Tiger salamanders prefer a humidity level of around 70%. Maintain this through regular misting, water, and live plants within the tank. Use a hygrometer to monitor the humidity.


Substrate is the material used on the bottom of your pet's enclosure. Not only does it help to mimic a natural environment, but it also increases humidity and allows the salamander to satisfy its burrowing instinct. Provide a substrate at least 4 inches deep that's suitable for burrowing. Anything that maintains some moisture and is gentle on a salamander's skin is fine. Many owners use potting soil (with no vermiculite or chemicals), coconut husk, or sphagnum moss. Gravel is not appropriate, as it's too rough and doesn't stay moist. Also, provide plants, bark pieces, smooth rocks, and other organic materials as hiding places.

Food and Water

Tiger salamanders have a healthy appetite. But they should not be overfed, as they will become obese. The larva eat aquatic invertebrates, such as brine shrimp, insects, small fish, and worms. Adults eat a selection of feeder insects, such as crickets, earthworms, and wax worms. You can also feed them the occasional pinkie mouse and wild-caught insects, as long as you're sure they're from an area that's free of pesticides and other chemicals. Feeding should take place one to three times a week to maintain a healthy body weight. Your veterinarian should advise you on how much and how often to feed your animal, as it can vary based on size and age.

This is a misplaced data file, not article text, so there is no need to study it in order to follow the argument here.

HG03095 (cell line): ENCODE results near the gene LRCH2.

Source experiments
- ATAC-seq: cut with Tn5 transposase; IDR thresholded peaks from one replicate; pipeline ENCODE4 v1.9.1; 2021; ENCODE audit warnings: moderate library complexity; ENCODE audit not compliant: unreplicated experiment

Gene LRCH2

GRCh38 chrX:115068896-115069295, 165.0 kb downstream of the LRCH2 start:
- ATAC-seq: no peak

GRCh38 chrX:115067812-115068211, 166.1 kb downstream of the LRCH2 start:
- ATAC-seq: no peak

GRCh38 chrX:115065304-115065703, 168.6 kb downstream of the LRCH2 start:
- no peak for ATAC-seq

If your tank doesn't already have a water area, a large dish of dechlorinated water should be provided to adult salamanders. Make sure it's no more than 1 to 2 inches deep. Your salamander might enjoy soaking in the dish, so the water will need regular cleaning.

Common Health and Behavior Problems

Tiger salamanders are susceptible to respiratory infections, with symptoms including wheezing and mucus around the nose and mouth. This often results from improper temperatures or moisture levels in their environment. Parasitic infections also are somewhat common in tiger salamanders, especially if their immune system is already fighting another issue. If your tiger salamander seems sluggish or is losing weight, these are sign of a sick salamander; bring it to a veterinarian who specializes in exotic pets.

Choosing Your Tiger Salamander

As with most exotic pets, it's a bad idea to try to keep a wild salamander in captivity. For one, it might be illegal to take a salamander from the wild where you live. And wild animals often fail to thrive in captivity. Instead, find a reputable breeder or rescue organization. But know that captive-bred tiger salamanders are not widely available because breeding has proven difficult. The seller should be able to give you insight into the animal's health, origin, and personality. Expect to pay around $50.

As a general rule, avoid purchasing any salamander with dry patches on its skin, as this can indicate a problem with shedding. Plus, look for signs of a respiratory infection, especially excess mucus. A healthy tiger salamander's eyes should be clear and free of any pus, and it should take food readily when it's offered.